In some cases, such as hunger or thirst, the initial feelings may be pleasant or unpleasant. One can be so hungry or thirsty that one is suffering, or one can just have a feeling of anticipation for some particular food or beverage.
And, of course, there are things that feel good for which there might not have been some feeling of "need" or some "urge" that required satisfaction. One might not be hungry and yet be given a kind of food for the first time which causes a rush of pleasure at the taste. Or one's back does not have to itch or have sore or tense muscles in order to have a back scratch or a back rub feel good. They feel good without some prior sensation of discomfort, frustration, anticipation, or desire. But I am interested in the cases where there is some sort of initial feelings, whether of discomfort, anticipation, desire, urge, agitation, frustration, etc. rather than in cases of totally unexpected pleasures. For short, I will simply call these initial feelings the "itch", but I am using that only in the sense of desire, as in "I am itching to get out of here" or "I am itching to get my hands on a Corvette" (or "some Boston cream pie") or "I am itching to find out how this book ends", etc..
With all this as prelude, the distinction I am trying to make is between those feelings which come to a sudden kind of "conclusion", typically in a noticeable feeling of pleasure or excitement, and those which more or less fade out or disappear over time, without any particular sense of resolution, satisfaction, or fulfillment. In the latter case, it is not usually that the itch is scratched, in a metaphorical sense, but that the itch simply disappears. The initial feelings are not fulfilled or assuaged in some way but, if they go away at all, they simply fade out or end. In the case of an itching bug bite, for example, there is a difference between the way it feels to scratch the itch and the way it feels to have the bite stop itching an hour after you have applied something like a cortisone cream. It feels really good to scratch the bite, but it does not feel really good simply to have stopped itching, even though one might be very grateful and appreciative of its having stopped itching. Even when scratching does not stop the itching (or even when it makes the bite itch more) there is something really pleasurable and satisfying about scratching that is very different from having the itch simply go away.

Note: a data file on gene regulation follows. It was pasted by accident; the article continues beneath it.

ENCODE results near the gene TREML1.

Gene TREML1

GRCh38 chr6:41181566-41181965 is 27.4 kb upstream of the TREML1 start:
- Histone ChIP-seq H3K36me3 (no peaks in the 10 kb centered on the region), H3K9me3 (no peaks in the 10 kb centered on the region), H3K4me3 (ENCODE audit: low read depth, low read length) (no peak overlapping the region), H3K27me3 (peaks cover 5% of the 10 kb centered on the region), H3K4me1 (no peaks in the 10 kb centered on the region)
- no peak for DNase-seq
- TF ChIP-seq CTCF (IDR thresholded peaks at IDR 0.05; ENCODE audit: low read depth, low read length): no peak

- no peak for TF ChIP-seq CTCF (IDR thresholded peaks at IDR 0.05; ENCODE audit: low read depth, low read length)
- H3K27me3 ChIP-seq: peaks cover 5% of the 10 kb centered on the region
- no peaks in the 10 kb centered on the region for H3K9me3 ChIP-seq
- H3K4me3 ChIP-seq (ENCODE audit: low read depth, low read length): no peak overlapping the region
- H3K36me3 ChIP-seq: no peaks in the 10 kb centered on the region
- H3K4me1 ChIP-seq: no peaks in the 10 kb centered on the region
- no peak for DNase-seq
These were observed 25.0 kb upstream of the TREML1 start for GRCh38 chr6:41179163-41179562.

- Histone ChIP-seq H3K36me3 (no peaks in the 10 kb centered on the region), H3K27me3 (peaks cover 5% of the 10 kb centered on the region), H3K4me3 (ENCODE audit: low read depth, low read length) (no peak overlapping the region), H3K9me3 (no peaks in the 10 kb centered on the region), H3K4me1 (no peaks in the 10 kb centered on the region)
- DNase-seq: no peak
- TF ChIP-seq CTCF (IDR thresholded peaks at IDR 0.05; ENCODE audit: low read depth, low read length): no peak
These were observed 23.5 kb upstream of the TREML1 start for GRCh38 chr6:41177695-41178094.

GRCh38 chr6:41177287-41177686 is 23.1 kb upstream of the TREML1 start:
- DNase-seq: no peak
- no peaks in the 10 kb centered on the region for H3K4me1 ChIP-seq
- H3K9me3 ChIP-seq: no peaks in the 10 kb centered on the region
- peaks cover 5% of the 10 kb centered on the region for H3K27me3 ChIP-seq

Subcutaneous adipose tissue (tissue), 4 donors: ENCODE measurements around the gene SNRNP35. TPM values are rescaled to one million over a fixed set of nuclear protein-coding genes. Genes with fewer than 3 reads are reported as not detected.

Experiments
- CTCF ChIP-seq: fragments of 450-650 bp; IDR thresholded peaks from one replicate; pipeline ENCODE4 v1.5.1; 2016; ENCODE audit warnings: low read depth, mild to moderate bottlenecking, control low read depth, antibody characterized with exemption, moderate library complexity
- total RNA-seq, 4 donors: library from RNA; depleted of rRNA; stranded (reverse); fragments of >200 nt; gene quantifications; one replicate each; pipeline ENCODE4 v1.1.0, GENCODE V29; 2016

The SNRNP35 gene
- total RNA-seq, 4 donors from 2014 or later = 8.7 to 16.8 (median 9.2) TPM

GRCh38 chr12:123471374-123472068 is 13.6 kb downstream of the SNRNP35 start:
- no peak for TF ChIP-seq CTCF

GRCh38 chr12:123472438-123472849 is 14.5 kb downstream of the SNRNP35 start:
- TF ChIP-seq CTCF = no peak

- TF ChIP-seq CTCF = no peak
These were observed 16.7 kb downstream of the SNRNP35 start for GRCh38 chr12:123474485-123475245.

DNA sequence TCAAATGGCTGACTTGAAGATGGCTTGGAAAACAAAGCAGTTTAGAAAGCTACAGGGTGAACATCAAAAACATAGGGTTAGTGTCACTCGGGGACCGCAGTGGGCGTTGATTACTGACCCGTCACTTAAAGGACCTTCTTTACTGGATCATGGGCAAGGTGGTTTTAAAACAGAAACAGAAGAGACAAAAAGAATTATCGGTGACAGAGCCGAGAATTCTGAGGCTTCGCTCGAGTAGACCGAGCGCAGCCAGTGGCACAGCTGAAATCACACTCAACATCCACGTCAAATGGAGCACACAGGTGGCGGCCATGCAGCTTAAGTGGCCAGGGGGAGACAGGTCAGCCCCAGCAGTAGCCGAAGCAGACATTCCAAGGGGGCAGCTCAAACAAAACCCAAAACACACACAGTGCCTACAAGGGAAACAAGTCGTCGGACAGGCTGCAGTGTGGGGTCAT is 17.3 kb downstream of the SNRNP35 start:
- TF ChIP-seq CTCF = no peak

Or consider a yawn that is satisfying and one that is not -- one that doesn't quite give you that "release" of whatever it is that is making you yawn. There is a trick you can even do to people who are starting a yawn: put your index finger as though you are about to put it in their mouth as it opens for the yawn. They will reflexively close their mouth and that will stifle their yawn very effectively, but not pleasurably or satisfyingly for them at all. They will no longer feel like yawning, but they will not feel good about it either.
The Point of This
Thus, it seems to me to be reasonable to ask why some itches have scratches and why some do not. And it seems to me that since not all itches have scratches, and that many of those which do, do not really need them, that itches which have concomitant scratches -- climactic or relatively immediately resolved endings -- do so either by accident, coincidence, or chance, or that there is an accidental mechanism which somehow causally gives rise to the itch and the scratch at the same time in some way.